Former Soldiers Postpone Demonstration in Lubango
More than 500 demobilized soldiers of the former People’s Armed Forces for the Liberation of Angola (FAPLA) gathered today in the João de Almeida neighborhood of Lubango, in Huíla province, for a protest march calling for the payment of pensions that have been owed to them for 20 years.
FAPLA was the army of the People’s Movement for the Liberation of Angola (MPLA) and upon independence in 1975 became the armed forces of the one-party state. They were incorporated into the Angolan Armed Forces (FAA) in 1992 in the context of the Bicesse Peace Agreements.
The Angolan Independent Forum for War Demobilised (FIDEGA) was responsible for the initiative. According to its chairman, lieutenant-colonel Manuel Nunes, at the last minute FIDEGA decided to cancel the march after briefing his colleagues about the meeting he had had the previous day with the commander of the Southern Military Region.
“Yesterday afternoon lieutenant-general Tchiloya met with our leadership and promised that the Payments Commission would come from Luanda to Lubango, in July, to process the demobilized soldiers’ payments,” Nunes said. Tchiloya is the second-in-command of the Southern Military Regional Command.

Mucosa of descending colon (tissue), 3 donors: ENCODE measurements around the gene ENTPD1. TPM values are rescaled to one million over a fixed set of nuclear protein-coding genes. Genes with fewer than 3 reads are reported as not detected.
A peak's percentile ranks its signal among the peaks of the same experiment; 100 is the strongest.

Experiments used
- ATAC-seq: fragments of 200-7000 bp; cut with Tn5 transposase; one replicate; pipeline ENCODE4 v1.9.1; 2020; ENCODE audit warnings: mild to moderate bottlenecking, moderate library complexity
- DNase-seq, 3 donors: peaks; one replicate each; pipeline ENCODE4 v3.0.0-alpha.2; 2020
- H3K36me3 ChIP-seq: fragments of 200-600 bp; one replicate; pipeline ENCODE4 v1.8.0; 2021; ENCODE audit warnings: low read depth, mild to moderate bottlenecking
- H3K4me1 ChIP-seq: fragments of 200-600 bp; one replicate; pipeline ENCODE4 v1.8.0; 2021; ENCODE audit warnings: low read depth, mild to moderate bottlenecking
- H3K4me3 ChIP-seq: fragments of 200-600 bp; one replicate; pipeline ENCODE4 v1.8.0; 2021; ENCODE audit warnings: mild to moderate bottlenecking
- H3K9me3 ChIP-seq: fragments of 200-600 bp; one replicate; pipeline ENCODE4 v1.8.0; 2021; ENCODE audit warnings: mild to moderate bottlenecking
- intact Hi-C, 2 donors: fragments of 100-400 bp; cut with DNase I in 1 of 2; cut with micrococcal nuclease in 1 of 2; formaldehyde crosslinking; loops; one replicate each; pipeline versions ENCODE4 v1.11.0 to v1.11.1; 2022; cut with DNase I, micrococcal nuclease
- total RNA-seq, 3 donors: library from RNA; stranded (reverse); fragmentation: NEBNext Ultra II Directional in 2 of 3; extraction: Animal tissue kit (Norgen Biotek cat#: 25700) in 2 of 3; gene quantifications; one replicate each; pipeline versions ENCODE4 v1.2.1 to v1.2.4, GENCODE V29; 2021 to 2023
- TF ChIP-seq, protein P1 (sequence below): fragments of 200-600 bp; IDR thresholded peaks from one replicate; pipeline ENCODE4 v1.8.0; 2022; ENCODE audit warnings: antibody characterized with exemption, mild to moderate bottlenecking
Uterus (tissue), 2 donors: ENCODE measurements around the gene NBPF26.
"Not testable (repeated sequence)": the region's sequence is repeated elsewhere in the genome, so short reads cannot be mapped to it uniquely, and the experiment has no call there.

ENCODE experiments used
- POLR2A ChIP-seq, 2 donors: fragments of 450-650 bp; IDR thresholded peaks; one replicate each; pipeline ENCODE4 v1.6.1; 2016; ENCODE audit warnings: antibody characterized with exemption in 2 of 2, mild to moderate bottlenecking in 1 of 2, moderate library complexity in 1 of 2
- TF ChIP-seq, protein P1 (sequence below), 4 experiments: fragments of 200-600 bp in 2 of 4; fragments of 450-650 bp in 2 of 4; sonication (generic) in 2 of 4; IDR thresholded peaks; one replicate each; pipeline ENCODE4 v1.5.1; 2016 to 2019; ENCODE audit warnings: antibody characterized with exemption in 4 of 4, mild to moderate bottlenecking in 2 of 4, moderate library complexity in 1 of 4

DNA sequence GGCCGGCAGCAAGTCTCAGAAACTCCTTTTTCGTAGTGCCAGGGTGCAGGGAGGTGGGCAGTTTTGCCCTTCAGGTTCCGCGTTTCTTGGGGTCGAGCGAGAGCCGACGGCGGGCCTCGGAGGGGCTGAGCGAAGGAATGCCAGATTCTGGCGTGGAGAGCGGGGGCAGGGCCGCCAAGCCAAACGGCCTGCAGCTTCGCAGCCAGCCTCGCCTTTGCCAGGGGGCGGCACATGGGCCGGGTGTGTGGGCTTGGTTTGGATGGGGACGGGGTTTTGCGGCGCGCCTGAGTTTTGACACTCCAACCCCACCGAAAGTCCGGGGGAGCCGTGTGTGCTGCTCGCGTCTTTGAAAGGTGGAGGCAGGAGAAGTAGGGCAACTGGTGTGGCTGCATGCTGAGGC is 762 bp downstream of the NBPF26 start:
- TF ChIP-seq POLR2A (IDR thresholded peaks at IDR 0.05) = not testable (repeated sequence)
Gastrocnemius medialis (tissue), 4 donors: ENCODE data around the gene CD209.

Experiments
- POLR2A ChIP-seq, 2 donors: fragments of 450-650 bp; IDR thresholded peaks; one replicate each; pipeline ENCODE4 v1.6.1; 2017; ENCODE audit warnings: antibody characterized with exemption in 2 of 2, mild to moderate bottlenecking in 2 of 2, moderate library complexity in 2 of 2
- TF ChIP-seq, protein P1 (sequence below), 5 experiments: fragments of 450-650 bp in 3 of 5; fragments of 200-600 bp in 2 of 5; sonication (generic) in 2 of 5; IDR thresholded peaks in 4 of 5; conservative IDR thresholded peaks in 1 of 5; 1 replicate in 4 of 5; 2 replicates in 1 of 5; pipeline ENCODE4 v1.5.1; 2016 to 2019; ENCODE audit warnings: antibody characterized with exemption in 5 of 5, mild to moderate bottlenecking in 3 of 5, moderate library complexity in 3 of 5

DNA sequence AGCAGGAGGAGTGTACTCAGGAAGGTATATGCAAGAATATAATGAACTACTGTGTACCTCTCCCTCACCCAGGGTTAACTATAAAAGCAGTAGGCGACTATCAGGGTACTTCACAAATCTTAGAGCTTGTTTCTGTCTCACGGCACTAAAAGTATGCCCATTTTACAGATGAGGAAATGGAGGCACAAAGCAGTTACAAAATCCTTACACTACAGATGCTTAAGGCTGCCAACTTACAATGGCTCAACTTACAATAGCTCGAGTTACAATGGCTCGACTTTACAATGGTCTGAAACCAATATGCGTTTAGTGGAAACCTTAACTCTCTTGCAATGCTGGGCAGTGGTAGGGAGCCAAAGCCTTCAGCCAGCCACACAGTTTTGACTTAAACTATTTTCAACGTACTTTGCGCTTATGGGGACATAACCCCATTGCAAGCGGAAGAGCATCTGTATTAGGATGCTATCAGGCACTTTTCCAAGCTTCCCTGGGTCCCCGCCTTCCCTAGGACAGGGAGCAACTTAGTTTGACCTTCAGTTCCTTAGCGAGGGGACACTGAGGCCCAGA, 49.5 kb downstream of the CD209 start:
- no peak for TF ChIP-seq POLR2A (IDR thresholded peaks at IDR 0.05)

“In order to give the authorities another chance, we therefore decided to cancel the demonstration,” Nunes said.
However, a significant group of demobilized soldiers disagreed with this decision and have promised to march on July 13. Nunes told Maka Angola that “it was very difficult to convince the colleagues not to demonstrate. I was considered a traitor for telling them about this decision.”
He promised that there would be a march on August 3, four weeks before the elections, if the Defense Ministry and the chief of the General Staff do not pay the outstanding pensions.
Each former soldier is owed a compensation of 55,000 kwanzas (US $550), according to the scheme set up by the Military Commission for the Payments to Demobilized Soldiers of the ex-FAPLA. The said commission has yet to clarify if the compensation for each veteran is a once-off payment or a regular pension, after 20 years of waiting. Even if it is a onetime payment (which will certainly generate more controversy among the war veterans), the amount owed to the 5,000 members of FIDEGA alone corresponds to a total payout of US$2.75 million.
Nunes said that in Huíla alone, his association is responsible for 5,000 out of a total of 16,000 former FAPLA soldiers living throughout the province. They have been waiting, some for more than 20 years, for their pensions to be paid. In Benguela province there are 18,000 former soldiers in the same situation, according to army figures.
At the beginning of this month FIDEGA sent a letter to the Commander in Chief of the Angolan Armed Forces, president José Eduardo dos Santos, in which it proposed a plan for professional training for former soldiers. “The idea is to ensure that war veterans can create their own jobs and income without depending on the state any more,” Nunes said.
“We are also trying to advise the Commander-in-Chief about abuses of power within the army and the illicit enrichment of many officers. He has to know about this. The protest of the war veterans, which is growing, is a consequence of these abuses,” he added.